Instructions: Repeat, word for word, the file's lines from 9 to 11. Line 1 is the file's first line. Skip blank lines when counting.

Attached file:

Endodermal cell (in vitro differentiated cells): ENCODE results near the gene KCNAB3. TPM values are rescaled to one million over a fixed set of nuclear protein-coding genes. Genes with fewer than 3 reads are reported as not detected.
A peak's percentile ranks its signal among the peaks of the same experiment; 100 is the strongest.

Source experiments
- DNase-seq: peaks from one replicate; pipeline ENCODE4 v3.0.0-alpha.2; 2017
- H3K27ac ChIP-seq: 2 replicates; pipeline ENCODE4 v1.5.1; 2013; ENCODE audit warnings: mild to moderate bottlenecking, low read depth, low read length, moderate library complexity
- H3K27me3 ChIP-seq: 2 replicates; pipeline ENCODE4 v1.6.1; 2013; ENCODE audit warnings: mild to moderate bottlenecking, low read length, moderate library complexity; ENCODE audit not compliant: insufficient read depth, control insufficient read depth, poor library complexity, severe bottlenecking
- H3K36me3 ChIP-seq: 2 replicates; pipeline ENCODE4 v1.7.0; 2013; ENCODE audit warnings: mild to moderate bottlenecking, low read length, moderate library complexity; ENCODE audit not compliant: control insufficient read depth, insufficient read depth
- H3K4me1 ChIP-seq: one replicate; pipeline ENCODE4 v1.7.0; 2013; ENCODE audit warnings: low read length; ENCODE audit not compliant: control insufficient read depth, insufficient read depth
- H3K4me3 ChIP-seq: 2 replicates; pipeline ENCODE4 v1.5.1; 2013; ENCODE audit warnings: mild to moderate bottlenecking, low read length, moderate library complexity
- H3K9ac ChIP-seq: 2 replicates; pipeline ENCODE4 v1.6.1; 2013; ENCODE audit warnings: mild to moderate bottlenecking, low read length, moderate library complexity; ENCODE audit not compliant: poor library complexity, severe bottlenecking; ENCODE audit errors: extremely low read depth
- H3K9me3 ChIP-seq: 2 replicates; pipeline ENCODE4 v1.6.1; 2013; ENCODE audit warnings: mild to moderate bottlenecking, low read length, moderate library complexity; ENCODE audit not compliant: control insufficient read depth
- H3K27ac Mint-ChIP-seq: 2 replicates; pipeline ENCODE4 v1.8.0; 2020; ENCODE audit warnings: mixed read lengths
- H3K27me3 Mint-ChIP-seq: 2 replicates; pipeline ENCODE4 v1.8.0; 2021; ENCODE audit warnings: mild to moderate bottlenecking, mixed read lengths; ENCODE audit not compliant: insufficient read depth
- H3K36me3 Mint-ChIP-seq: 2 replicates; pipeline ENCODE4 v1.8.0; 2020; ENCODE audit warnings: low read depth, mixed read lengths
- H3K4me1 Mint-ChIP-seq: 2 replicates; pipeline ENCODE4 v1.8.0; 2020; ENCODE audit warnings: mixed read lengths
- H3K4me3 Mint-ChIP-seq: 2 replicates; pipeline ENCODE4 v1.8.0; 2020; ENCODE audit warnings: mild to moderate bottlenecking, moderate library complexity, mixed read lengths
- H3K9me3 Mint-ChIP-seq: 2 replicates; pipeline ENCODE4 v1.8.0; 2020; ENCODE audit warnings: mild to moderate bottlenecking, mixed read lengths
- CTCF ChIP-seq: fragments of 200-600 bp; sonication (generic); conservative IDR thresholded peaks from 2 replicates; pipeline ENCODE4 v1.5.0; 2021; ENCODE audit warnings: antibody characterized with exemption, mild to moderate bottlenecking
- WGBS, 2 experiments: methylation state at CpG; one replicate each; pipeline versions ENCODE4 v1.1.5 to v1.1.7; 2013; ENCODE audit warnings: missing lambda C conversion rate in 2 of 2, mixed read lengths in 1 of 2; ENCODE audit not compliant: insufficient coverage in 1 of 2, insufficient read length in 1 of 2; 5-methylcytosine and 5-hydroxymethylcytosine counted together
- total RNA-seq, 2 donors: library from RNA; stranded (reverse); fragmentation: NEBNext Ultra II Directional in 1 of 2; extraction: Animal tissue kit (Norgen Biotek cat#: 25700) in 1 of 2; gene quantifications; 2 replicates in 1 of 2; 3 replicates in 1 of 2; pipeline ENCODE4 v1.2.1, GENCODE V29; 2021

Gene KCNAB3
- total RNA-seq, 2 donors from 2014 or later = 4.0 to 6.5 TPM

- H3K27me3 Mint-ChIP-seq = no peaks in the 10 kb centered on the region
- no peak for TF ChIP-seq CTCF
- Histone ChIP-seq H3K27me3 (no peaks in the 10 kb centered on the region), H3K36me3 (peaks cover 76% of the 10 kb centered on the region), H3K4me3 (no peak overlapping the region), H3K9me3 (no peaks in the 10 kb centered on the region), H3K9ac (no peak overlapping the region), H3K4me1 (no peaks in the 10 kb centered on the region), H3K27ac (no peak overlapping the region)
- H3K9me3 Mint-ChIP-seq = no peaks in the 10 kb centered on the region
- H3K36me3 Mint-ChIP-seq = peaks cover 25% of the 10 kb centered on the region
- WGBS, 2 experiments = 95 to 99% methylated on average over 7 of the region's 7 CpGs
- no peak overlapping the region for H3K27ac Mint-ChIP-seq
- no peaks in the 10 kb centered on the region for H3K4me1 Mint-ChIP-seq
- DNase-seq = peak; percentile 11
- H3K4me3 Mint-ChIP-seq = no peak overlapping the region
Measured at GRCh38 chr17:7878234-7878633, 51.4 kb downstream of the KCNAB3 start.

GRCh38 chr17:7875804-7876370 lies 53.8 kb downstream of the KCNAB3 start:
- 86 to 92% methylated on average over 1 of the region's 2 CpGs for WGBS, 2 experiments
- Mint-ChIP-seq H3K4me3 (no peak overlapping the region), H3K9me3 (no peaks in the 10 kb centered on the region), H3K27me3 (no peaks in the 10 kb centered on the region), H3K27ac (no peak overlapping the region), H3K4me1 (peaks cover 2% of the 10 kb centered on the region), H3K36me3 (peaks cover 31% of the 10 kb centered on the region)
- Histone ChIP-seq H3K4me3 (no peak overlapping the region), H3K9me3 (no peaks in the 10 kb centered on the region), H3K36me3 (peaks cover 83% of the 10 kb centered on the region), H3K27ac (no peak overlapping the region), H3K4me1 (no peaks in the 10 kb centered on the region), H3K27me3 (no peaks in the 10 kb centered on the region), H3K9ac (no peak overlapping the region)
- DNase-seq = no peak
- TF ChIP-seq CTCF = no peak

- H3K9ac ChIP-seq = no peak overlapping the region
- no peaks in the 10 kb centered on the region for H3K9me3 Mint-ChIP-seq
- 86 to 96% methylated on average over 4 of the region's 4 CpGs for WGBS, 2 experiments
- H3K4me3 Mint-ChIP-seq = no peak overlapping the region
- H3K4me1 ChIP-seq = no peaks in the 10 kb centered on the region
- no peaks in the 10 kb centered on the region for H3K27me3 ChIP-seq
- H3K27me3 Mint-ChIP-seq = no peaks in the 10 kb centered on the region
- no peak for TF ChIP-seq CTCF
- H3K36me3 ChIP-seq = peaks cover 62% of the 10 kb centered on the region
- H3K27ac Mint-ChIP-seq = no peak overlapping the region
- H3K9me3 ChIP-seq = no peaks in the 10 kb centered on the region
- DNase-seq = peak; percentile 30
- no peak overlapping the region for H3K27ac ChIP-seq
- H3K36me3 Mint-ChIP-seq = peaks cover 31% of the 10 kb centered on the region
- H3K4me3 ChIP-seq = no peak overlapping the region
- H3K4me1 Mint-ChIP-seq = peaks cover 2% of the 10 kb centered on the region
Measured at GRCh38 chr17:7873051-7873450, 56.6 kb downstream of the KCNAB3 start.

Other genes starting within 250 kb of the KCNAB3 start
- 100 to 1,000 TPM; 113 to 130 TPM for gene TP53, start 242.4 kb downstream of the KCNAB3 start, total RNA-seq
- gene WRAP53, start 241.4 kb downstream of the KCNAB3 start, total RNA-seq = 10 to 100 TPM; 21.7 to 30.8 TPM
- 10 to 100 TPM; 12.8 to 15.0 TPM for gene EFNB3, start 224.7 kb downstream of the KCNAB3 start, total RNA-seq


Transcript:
- H3K4me3 ChIP-seq: 2 replicates; pipeline ENCODE4 v1.5.1; 2013; ENCODE audit warnings: mild to moderate bottlenecking, low read length, moderate library complexity
- H3K9ac ChIP-seq: 2 replicates; pipeline ENCODE4 v1.6.1; 2013; ENCODE audit warnings: mild to moderate bottlenecking, low read length, moderate library complexity; ENCODE audit not compliant: poor library complexity, severe bottlenecking; ENCODE audit errors: extremely low read depth
- H3K9me3 ChIP-seq: 2 replicates; pipeline ENCODE4 v1.6.1; 2013; ENCODE audit warnings: mild to moderate bottlenecking, low read length, moderate library complexity; ENCODE audit not compliant: control insufficient read depth